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    Hamline University
    May 23, 2024  
2017-2018 Undergraduate Bulletin 
2017-2018 Undergraduate Bulletin [Archived Bulletin]

Psychology Department

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Psychology is a wide-ranging discipline that involves the empirical study of mind and behavior. Contemporary psychological science is focused on basic and applied research in many domains, including physiological bases of behavior, cognitive neuroscience, emotion, development and personality, psychopathology and psychotherapy, social processes, psychology in the workplace, and clinical and health psychology.

The psychology major is basic to pre-professional training for a career in psychology, which requires graduate study leading to the MA, MS, PsyD, and PhD degrees. Professional careers in psychology include teaching and research in colleges and universities; counseling and clinical work in mental health settings, in schools, and in community settings; psychology-related work in hospitals and public health settings, in the military services, and in the justice system; and psychology-related work in industry, and in local, state and federal agencies of many kinds. Over the years Hamline psychology majors have obtained advanced degrees from many of the nation’s leading graduate programs, and our majors have established successful careers as counseling and clinical psychologists, social psychologists, experimental psychologists, industrial/organizational psychologists, and developmental psychologists. 

The student majoring in psychology who does not plan on a psychology-focused career receives an excellent liberal arts education and is qualified for diverse employment opportunities. Examples of such opportunities are teaching, personnel work in business and industry, industrial relations, merchandising and sales, advertising, and other community enterprises. Psychology majors have pursued careers in education, health and medicine, law, human resources, management, and government services.

Honors in Psychology

Each spring, outstanding juniors apply to complete an honors project in psychology. Students develop a proposal for an empirical study or literature review, and proposals are submitted to the psychology faculty for review and approval. Students whose proposals are accepted then complete the honors project during the senior year, and present their projects at the annual meetings of the Midwestern Psychological Association and the Minnesota Undergraduate Psychology Conference. 

Awards and Prizes in Psychology

Donald Swanson Prize

The Swanson Prize is awarded to an outstanding junior in the psychology department.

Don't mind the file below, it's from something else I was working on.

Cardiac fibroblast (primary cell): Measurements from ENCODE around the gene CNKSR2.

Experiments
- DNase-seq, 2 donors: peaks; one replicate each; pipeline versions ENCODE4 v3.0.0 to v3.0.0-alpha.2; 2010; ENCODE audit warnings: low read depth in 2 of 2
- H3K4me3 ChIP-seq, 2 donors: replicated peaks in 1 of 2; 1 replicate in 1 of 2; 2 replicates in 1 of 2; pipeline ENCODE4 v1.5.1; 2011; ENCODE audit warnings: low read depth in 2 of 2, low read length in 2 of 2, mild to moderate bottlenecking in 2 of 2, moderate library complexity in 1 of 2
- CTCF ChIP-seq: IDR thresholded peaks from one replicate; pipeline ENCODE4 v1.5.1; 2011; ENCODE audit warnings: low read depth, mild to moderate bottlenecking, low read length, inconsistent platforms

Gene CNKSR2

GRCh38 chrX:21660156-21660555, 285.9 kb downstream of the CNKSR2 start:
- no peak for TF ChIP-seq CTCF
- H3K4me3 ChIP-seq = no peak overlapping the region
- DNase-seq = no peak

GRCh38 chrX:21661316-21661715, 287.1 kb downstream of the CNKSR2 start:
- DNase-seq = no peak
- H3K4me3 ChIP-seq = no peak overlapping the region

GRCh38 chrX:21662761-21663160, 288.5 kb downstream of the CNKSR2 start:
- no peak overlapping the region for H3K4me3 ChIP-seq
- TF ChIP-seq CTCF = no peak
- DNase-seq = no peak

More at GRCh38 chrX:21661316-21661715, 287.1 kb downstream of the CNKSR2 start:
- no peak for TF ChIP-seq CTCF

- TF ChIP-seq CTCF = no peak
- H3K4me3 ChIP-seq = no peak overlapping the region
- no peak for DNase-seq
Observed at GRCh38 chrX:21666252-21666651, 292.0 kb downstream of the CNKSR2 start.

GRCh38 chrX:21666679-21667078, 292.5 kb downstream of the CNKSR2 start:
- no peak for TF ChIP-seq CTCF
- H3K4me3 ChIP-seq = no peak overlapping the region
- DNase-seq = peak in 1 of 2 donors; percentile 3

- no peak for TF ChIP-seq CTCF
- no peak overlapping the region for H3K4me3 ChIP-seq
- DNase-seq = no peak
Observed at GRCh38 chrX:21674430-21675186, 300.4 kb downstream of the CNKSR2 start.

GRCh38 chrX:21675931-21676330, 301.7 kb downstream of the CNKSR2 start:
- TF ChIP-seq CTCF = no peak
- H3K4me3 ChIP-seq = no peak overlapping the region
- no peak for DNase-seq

Faith L. Murry Prize

The Faith L. Murray Prize is awarded to the outstanding senior in the psychology department.

Paterson Award

Since 1961, the Paterson Award has been given by the Minnesota Psychological Association to the outstanding graduating psychology major in the state of Minnesota. Students at all four-year institutions in Minnesota compete for the Paterson Award, and a Hamline psychology major has received it 19 times.


Erik Asp, assistant professor. BA 2003, St. Olaf College; Ph.D. 2012, University of Iowa. Research interests/publications: Cognitive neuroscience, neural correlates of belief and doubt.

Dorothee Dietrich, professor. BA 1984 Humboldt State University; MS 1987, PhD 1990, University of Wisconsin-Madison. Research interests/publications: self-handicapping and other self-esteem related processes.

Serena M. King, associate professor. BA 1998, University of Michigan-Dearborn; MA 2001, PhD 2005, University of Minnesota. Research interests/publications: substance use disorders and antisocial personality traits.

Paula Y. Mullineaux, associate professor. BA 1998, Indiana University Southeast; MA 2003, Southern Illinois University; PhD 2006, Southern Illinois University. Research interests/publications: child development, parent-child interactions, and behavior genetics.

Matthew H. Olson, professor. AB 1973, University of California-Davis; PhD 1977, University of Michigan. 1991 Sanders Award for Outstanding Professor. Textbook author in learning theory and personality theory. Research interests: learning and decision making.

Robin Hornik Parritz, professor, chair. BA 1983, Brandeis University; PhD 1989, University of Minnesota. Research/clinical interests: psychology of emotion, developmental psychopathology.  Textbook author of Disorders of Childhood:  Development and Psychopathology.


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